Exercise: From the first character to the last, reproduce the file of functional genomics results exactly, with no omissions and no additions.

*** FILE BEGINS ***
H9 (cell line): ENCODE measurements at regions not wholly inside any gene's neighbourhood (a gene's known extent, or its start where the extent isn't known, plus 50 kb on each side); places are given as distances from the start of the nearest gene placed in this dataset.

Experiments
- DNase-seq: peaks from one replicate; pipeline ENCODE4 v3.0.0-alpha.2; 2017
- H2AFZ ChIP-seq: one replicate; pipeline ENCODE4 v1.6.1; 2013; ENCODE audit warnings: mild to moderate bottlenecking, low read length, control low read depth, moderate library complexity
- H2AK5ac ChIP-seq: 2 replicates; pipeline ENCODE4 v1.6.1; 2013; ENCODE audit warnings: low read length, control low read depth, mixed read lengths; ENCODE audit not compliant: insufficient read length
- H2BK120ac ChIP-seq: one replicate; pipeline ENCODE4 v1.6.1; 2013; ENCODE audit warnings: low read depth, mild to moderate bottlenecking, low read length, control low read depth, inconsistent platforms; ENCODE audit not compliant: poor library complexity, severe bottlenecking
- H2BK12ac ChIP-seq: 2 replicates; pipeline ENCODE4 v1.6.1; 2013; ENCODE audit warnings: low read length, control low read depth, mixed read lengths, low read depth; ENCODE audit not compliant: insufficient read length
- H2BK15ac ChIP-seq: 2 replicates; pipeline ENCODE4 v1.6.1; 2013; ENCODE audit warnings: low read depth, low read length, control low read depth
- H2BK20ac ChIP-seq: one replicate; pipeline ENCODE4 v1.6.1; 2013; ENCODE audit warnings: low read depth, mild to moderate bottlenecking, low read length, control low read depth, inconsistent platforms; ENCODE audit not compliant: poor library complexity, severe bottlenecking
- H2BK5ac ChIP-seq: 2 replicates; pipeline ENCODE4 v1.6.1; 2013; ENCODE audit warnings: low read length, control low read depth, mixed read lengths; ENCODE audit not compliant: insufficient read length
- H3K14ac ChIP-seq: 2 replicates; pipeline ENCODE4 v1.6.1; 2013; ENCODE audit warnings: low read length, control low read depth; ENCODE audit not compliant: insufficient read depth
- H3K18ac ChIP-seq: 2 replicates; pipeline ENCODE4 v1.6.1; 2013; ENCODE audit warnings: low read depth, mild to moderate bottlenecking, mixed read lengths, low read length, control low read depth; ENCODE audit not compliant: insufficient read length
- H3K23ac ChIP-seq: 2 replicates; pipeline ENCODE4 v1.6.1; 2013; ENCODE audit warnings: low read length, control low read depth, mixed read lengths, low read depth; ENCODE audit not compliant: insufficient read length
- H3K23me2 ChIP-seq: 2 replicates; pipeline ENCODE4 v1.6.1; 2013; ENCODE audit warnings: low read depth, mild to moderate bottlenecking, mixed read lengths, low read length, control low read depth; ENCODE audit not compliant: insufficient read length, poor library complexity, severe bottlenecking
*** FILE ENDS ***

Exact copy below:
H9 (cell line): ENCODE measurements at regions not wholly inside any gene's neighbourhood (a gene's known extent, or its start where the extent isn't known, plus 50 kb on each side); places are given as distances from the start of the nearest gene placed in this dataset.

Experiments
- DNase-seq: peaks from one replicate; pipeline ENCODE4 v3.0.0-alpha.2; 2017
- H2AFZ ChIP-seq: one replicate; pipeline ENCODE4 v1.6.1; 2013; ENCODE audit warnings: mild to moderate bottlenecking, low read length, control low read depth, moderate library complexity
- H2AK5ac ChIP-seq: 2 replicates; pipeline ENCODE4 v1.6.1; 2013; ENCODE audit warnings: low read length, control low read depth, mixed read lengths; ENCODE audit not compliant: insufficient read length
- H2BK120ac ChIP-seq: one replicate; pipeline ENCODE4 v1.6.1; 2013; ENCODE audit warnings: low read depth, mild to moderate bottlenecking, low read length, control low read depth, inconsistent platforms; ENCODE audit not compliant: poor library complexity, severe bottlenecking
- H2BK12ac ChIP-seq: 2 replicates; pipeline ENCODE4 v1.6.1; 2013; ENCODE audit warnings: low read length, control low read depth, mixed read lengths, low read depth; ENCODE audit not compliant: insufficient read length
- H2BK15ac ChIP-seq: 2 replicates; pipeline ENCODE4 v1.6.1; 2013; ENCODE audit warnings: low read depth, low read length, control low read depth
- H2BK20ac ChIP-seq: one replicate; pipeline ENCODE4 v1.6.1; 2013; ENCODE audit warnings: low read depth, mild to moderate bottlenecking, low read length, control low read depth, inconsistent platforms; ENCODE audit not compliant: poor library complexity, severe bottlenecking
- H2BK5ac ChIP-seq: 2 replicates; pipeline ENCODE4 v1.6.1; 2013; ENCODE audit warnings: low read length, control low read depth, mixed read lengths; ENCODE audit not compliant: insufficient read length
- H3K14ac ChIP-seq: 2 replicates; pipeline ENCODE4 v1.6.1; 2013; ENCODE audit warnings: low read length, control low read depth; ENCODE audit not compliant: insufficient read depth
- H3K18ac ChIP-seq: 2 replicates; pipeline ENCODE4 v1.6.1; 2013; ENCODE audit warnings: low read depth, mild to moderate bottlenecking, mixed read lengths, low read length, control low read depth; ENCODE audit not compliant: insufficient read length
- H3K23ac ChIP-seq: 2 replicates; pipeline ENCODE4 v1.6.1; 2013; ENCODE audit warnings: low read length, control low read depth, mixed read lengths, low read depth; ENCODE audit not compliant: insufficient read length
- H3K23me2 ChIP-seq: 2 replicates; pipeline ENCODE4 v1.6.1; 2013; ENCODE audit warnings: low read depth, mild to moderate bottlenecking, mixed read lengths, low read length, control low read depth; ENCODE audit not compliant: insufficient read length, poor library complexity, severe bottlenecking